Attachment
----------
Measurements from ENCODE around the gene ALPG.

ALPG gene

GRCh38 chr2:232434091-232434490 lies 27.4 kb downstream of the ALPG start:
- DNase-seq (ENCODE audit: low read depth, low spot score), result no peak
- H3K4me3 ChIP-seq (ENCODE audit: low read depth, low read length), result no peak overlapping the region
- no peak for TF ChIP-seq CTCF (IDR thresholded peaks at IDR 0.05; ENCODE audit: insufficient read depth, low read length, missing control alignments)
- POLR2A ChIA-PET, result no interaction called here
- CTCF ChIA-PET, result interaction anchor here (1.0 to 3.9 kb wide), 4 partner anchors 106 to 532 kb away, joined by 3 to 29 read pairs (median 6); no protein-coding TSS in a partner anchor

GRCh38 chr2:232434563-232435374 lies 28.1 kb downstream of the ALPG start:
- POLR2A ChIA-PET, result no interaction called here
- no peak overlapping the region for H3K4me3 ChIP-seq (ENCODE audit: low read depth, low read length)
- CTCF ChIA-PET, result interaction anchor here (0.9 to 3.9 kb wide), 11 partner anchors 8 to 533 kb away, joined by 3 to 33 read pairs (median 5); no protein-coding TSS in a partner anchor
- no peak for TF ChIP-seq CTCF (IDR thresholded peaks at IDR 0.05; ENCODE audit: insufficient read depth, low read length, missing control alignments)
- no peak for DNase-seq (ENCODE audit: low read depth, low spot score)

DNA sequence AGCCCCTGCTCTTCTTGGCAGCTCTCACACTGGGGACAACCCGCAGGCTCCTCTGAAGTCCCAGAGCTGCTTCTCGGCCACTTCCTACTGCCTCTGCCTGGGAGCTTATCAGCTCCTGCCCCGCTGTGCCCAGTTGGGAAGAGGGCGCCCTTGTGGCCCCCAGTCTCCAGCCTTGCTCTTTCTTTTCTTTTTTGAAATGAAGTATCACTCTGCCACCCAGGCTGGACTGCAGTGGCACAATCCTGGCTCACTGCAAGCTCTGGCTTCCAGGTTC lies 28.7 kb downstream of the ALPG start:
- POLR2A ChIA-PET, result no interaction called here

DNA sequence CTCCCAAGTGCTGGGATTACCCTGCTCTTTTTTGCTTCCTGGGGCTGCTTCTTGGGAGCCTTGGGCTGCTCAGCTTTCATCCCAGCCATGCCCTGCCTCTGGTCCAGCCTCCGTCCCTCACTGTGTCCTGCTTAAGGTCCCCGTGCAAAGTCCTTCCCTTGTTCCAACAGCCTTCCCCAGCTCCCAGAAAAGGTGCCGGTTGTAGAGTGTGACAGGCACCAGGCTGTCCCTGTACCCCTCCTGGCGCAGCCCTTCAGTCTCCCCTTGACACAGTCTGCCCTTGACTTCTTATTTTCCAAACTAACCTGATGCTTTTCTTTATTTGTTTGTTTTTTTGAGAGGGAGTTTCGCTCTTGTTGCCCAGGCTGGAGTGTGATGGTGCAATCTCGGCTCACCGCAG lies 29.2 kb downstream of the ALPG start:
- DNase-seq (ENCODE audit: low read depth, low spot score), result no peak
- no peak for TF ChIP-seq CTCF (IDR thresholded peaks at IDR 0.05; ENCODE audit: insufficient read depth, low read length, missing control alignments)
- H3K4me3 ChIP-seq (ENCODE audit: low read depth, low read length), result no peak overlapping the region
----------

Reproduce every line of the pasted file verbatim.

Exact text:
Measurements from ENCODE around the gene ALPG.

ALPG gene

GRCh38 chr2:232434091-232434490 lies 27.4 kb downstream of the ALPG start:
- DNase-seq (ENCODE audit: low read depth, low spot score), result no peak
- H3K4me3 ChIP-seq (ENCODE audit: low read depth, low read length), result no peak overlapping the region
- no peak for TF ChIP-seq CTCF (IDR thresholded peaks at IDR 0.05; ENCODE audit: insufficient read depth, low read length, missing control alignments)
- POLR2A ChIA-PET, result no interaction called here
- CTCF ChIA-PET, result interaction anchor here (1.0 to 3.9 kb wide), 4 partner anchors 106 to 532 kb away, joined by 3 to 29 read pairs (median 6); no protein-coding TSS in a partner anchor

GRCh38 chr2:232434563-232435374 lies 28.1 kb downstream of the ALPG start:
- POLR2A ChIA-PET, result no interaction called here
- no peak overlapping the region for H3K4me3 ChIP-seq (ENCODE audit: low read depth, low read length)
- CTCF ChIA-PET, result interaction anchor here (0.9 to 3.9 kb wide), 11 partner anchors 8 to 533 kb away, joined by 3 to 33 read pairs (median 5); no protein-coding TSS in a partner anchor
- no peak for TF ChIP-seq CTCF (IDR thresholded peaks at IDR 0.05; ENCODE audit: insufficient read depth, low read length, missing control alignments)
- no peak for DNase-seq (ENCODE audit: low read depth, low spot score)

DNA sequence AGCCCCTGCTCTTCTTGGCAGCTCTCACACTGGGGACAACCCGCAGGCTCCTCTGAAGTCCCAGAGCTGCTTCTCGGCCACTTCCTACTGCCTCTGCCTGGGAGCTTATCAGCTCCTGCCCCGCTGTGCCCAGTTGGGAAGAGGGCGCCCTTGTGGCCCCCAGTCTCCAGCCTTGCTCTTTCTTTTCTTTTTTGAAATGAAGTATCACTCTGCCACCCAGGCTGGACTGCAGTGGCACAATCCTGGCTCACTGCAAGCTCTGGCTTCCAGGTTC lies 28.7 kb downstream of the ALPG start:
- POLR2A ChIA-PET, result no interaction called here

DNA sequence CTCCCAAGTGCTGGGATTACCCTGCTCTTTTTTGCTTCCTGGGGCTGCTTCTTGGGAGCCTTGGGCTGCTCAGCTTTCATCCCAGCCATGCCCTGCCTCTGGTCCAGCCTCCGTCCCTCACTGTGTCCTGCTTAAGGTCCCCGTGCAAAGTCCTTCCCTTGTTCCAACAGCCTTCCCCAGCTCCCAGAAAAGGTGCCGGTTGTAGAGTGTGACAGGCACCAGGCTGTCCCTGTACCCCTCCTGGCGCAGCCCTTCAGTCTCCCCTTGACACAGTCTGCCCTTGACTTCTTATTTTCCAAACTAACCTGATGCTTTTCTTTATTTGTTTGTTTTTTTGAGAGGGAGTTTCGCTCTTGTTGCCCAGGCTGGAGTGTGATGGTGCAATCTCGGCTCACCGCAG lies 29.2 kb downstream of the ALPG start:
- DNase-seq (ENCODE audit: low read depth, low spot score), result no peak
- no peak for TF ChIP-seq CTCF (IDR thresholded peaks at IDR 0.05; ENCODE audit: insufficient read depth, low read length, missing control alignments)
- H3K4me3 ChIP-seq (ENCODE audit: low read depth, low read length), result no peak overlapping the region